Furthermore, if the US government is explicitly supportive of the Taiwan government under the Democratic Progressive Party (DPP), Beijing finds this US position politically, ideologically, and militarily unacceptable.
On June 1, once the US government signed the 21st century trade agreement with Taiwan in Washington, the PRC foreign ministry commented that the trade initiative between the US and Taiwan sides was an attempt to let the “DPP achieve its self-interest at the expense of the interest of the Taiwan comrades.” Beijing opposes any formal and official interaction between the US government and the Taiwan side. As such, the closer trade relations between Washington and Taipei are seen by Beijing as an economic alliance with tremendous political implications.
Under these difficult circumstances, it is understandable why the Sino-US military diplomacy cannot make any breakthrough in the current Shangri-La Dialogue.
Li is expected to deliver a speech on China’s global security initiative, whose concept was already published by the Foreign Ministry on February 21, 2023.
The PRC’s Global Security Initiative contains some features.
First, China advocates that countries in the world should be committed to the vision of common, comprehensive, cooperative, and sustainable security.
Second, the states in the world must be committed to respecting the sovereignty and territorial integrity of all countries.
Third, countries in the world must be committed to following the purposes and principles of the UN Charter.
Fourth, they should be committed to taking the legitimate security concerns of all countries seriously.
Fifth, they should be committed to resolving their differences and disputes through dialogue and consultation.
Sixth, global security has to be protected in both traditional and non-traditional aspects.
The key to enhance the cooperation among states, according to the Global Security Initiative, is to uphold multilateralism and to use regional and international organizations for the sake of maintaining and achieving world peace and promoting sustainable development in the world.
The Global Security Initiative also emphasizes the importance of reducing the risks of any nuclear war.
The platforms of achieving the global security initiative, from the PRC perspective, includes all the continents and international as well as regional organizations.
The Global Security Initiative advocated by the PRC appears to be at odds with the US geopolitical strategy. After the Second World War, the US has been acting as international police – an action that has promoted some countries, including China, to see Washington as imposing its ideological and military hegemony in the world. The Global Security Initiative advocated by China tends to be more socialist in its ideological tone, and its geopolitical reach to every continent and to all major regional organizations naturally pose a “security threat” to the US.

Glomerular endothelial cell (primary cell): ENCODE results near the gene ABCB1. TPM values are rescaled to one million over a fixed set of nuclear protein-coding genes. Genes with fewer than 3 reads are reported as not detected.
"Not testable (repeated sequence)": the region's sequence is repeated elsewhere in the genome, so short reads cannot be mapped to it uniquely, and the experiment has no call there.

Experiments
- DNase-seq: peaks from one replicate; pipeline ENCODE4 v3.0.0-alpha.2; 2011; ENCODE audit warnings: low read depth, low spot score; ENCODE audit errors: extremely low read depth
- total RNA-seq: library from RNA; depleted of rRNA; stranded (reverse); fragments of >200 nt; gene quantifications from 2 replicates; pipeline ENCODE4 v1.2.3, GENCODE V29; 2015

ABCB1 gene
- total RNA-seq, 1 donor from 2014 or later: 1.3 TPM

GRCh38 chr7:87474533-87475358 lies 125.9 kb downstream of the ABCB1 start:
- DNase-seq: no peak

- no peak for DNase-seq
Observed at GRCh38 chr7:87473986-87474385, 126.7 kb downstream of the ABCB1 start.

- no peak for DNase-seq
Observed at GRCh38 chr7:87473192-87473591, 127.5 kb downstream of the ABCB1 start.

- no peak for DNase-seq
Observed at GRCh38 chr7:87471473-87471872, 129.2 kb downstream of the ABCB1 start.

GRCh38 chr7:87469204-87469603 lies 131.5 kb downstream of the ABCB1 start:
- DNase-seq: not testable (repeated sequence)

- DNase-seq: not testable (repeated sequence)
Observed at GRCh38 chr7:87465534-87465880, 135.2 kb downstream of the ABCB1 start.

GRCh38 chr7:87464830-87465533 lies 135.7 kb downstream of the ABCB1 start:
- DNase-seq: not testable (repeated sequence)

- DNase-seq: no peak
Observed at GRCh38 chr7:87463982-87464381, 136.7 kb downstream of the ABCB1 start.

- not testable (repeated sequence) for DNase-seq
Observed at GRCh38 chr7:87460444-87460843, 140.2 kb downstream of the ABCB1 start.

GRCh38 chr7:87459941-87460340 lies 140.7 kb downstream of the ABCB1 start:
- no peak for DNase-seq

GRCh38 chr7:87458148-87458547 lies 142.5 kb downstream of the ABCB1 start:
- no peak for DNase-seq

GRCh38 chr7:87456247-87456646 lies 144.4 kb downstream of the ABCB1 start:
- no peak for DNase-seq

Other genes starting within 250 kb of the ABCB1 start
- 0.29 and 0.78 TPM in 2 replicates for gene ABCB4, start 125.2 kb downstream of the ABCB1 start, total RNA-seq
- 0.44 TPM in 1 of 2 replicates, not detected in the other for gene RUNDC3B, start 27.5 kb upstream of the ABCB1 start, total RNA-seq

Interestingly, the Shangri-La Dialogue is held at a time that coincides with the first meeting of the 20th Central National Security Commission held in Beijing on May 30, 2023. The meeting was presided over by President Xi Jinping, who according to the Xinhua news agency emphasized that China is facing “complex and serious circumstances” in its comprehensive national security. As such, China must “promote national security leadership and the rule of law system and perfect its strategic and policy systems.” Furthermore, the party organizations at the local level must “resolutely protect national sovereignty, security and developmental interest.” The Standing Committee of the National People’s Congress will later revise the anti-espionage law.
In conclusion, under the context in which the US and its allies have been seeing China as a “military threat” and taking action to deter it through an increasingly explicit alliance with Taiwan, it is exceedingly difficult to expect any breakthrough in Sino-US military communication and meeting during the current Shangri-La Dialogue. Moreover, the Shangri-La Dialogue is held at a time when China is perceiving “serious” national security threats from outside forces. Exactly because of the perception of “the China threat” in the minds of US and its allies, the PRC’s publication and advocacy of its Global Security Initiative are understandable. Still, because of the underlying ideological differences between China and the US, Sino-US relations cannot expect to take a change for the better in the short and long run. Similarly, the Sino-US military diplomacy is naturally characterized more by megaphone diplomacy and political posturing rather than by in-depth negotiations that can turn the current impasse into a much brighter scenario.